When you hear the expression “planned giving,” consider the face of a youthful female, busy raising three children. This is the new face of planned giving—and the way Jeanne Harris of Chapin, Illinois, has chosen to give back.
Jeanne's family has been touched by cancer innumerable times. Most devastating was the loss of her father in 2001. Encouraged by a friend to consider participating in Relay For Life, she initially didn't feel up for it. After finally conceding, the event had a dramatic impact on her life. “My heart turned around, and I just wanted to do something to stop the cancer,” she says. “Relay inspires you to take action. This is the action I took.”
Jeanne and her husband Keith's course of action was to honor her father in their will, with a bequest to the American Cancer Society. “I wanted a way to help, a way to give—a way to stop this disease. A will is such a simple thing to do, and something you should do. You never know when something might happen.” Jeanne notes the similarities between Relay and planned giving to the Society—both are steps toward making a difference.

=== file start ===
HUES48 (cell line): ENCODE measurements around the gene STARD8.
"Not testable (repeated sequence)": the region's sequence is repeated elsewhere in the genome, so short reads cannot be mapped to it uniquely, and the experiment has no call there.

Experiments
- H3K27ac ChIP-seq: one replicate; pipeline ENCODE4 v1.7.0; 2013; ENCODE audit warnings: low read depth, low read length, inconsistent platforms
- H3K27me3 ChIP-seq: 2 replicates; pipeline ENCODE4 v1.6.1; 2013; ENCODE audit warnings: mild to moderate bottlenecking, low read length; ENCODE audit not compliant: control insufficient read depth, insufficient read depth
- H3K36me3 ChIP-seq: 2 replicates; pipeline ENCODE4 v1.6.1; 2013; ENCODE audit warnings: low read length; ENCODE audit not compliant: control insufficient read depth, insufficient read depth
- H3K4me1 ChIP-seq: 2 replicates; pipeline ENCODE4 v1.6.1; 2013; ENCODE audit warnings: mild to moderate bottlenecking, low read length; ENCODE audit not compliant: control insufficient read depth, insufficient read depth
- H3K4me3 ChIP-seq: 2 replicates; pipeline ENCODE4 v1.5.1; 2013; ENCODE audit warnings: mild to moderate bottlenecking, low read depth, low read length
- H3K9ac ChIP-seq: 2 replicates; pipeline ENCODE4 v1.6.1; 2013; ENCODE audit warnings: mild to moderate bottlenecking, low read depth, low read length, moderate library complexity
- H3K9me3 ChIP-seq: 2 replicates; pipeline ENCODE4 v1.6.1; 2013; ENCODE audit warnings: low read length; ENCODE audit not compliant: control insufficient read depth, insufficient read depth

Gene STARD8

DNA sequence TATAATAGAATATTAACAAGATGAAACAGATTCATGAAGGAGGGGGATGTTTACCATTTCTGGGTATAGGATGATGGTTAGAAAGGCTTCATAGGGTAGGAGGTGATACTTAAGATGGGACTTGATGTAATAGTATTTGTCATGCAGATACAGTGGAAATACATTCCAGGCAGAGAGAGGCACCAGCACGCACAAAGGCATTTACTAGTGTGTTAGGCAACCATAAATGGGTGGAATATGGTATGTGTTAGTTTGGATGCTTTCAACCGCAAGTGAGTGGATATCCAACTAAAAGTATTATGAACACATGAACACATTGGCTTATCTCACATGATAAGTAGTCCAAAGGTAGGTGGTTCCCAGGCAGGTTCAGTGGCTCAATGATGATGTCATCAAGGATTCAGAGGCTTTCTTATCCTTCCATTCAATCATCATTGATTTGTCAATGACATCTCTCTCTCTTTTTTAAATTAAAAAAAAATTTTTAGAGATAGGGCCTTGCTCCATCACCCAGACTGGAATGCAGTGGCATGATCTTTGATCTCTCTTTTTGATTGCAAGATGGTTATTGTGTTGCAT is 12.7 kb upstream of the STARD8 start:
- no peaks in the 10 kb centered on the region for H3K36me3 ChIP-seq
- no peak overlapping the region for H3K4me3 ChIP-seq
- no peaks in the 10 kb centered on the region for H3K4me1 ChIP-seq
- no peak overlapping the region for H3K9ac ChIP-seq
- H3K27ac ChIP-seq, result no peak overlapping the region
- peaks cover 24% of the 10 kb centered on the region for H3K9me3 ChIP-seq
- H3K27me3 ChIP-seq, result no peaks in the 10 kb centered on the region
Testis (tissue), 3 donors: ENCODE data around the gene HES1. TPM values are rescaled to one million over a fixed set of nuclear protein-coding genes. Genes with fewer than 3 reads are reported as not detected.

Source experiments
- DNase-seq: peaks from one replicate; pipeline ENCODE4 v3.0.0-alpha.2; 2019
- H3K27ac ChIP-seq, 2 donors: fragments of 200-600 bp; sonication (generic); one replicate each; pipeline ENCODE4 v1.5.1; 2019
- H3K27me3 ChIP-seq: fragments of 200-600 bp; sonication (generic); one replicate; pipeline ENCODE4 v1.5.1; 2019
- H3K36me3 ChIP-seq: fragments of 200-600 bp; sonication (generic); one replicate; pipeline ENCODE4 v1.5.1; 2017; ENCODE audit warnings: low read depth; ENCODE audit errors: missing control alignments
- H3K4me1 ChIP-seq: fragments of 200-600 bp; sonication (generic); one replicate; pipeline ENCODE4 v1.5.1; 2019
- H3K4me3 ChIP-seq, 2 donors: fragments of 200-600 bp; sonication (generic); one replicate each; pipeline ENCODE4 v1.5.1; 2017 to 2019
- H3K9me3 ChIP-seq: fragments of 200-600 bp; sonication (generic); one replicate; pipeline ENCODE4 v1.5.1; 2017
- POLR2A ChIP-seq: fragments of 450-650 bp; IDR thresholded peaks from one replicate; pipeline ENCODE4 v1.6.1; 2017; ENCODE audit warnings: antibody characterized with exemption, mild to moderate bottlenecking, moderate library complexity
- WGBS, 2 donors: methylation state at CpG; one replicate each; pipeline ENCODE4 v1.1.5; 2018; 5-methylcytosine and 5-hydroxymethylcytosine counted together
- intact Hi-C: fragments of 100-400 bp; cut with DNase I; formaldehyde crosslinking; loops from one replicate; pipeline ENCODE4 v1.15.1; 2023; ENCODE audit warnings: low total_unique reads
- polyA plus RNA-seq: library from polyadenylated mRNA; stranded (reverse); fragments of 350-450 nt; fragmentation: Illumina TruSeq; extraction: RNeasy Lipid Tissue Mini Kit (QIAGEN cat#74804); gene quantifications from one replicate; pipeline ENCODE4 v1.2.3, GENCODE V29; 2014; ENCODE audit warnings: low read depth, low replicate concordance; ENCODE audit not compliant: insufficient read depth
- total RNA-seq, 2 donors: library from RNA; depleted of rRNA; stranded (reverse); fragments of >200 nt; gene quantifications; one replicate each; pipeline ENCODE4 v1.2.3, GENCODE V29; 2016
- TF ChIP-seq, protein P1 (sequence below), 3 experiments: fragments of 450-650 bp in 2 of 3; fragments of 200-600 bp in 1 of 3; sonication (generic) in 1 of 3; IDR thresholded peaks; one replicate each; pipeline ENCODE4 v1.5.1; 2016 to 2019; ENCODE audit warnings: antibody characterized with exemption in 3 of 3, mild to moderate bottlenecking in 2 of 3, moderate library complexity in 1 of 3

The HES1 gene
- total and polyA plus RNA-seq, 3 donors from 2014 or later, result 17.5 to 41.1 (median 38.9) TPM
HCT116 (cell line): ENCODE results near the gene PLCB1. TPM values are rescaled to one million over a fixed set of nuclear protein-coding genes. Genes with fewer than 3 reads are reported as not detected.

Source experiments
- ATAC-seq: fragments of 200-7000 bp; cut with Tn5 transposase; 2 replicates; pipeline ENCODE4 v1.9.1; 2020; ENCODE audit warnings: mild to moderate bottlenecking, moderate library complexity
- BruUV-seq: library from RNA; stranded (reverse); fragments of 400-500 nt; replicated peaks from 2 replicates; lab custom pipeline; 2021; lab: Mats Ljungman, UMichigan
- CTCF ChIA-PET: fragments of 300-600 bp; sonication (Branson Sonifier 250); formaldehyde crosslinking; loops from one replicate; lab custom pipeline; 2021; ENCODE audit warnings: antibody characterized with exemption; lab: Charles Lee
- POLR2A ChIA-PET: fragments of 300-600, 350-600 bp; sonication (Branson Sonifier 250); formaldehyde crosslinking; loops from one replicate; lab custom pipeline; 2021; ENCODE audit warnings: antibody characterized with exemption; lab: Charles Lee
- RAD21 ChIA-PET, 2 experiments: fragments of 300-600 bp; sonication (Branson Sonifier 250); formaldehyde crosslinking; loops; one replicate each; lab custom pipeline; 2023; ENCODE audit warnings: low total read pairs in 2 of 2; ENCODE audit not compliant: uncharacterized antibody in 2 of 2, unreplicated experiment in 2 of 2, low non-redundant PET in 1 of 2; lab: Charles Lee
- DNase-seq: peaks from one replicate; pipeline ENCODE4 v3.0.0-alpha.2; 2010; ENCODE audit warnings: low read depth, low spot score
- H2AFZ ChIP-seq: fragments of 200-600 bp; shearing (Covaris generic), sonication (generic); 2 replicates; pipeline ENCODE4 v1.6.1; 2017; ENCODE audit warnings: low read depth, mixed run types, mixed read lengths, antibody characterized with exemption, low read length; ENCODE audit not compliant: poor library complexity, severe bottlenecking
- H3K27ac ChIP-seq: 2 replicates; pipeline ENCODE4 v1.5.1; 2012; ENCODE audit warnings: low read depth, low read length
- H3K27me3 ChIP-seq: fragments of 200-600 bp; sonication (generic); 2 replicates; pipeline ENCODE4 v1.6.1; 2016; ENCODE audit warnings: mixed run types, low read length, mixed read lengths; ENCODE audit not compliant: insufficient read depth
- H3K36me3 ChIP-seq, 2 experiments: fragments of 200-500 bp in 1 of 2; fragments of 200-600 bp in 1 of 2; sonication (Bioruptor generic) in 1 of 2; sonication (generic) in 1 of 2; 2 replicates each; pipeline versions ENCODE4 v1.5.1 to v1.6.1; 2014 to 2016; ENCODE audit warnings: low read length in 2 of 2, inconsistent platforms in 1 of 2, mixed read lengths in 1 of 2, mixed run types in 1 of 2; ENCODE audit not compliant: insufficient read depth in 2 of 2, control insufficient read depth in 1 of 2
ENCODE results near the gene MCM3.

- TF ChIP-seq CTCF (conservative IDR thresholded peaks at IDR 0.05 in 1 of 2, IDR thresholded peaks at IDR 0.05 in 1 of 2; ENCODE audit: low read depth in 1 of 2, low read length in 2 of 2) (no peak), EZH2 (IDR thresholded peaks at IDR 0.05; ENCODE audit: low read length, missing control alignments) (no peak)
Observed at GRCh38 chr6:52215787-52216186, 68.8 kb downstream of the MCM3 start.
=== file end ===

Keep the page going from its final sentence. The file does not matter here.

Jeanne and Keith look forward to living long, fulfilling lives, but want to ensure their grandchildren never experience the heartache of cancer.
Volunteering, fundraising and participating in Relays are all tremendous ways to make an impact on the work we're doing today. We've made great strides—all due to your continued efforts. Planned giving offers another opportunity to make an impact—on future generations to come. Bequests in wills, trusts, and other planned gifts keep hope alive and help us continue building a cancer-free future.
To find out which charitable giving option best fits your specific situation and to help us make a difference in the fight against cancer, please contact an American Cancer Society estate planning professional in your area by calling toll free 800-227-1885.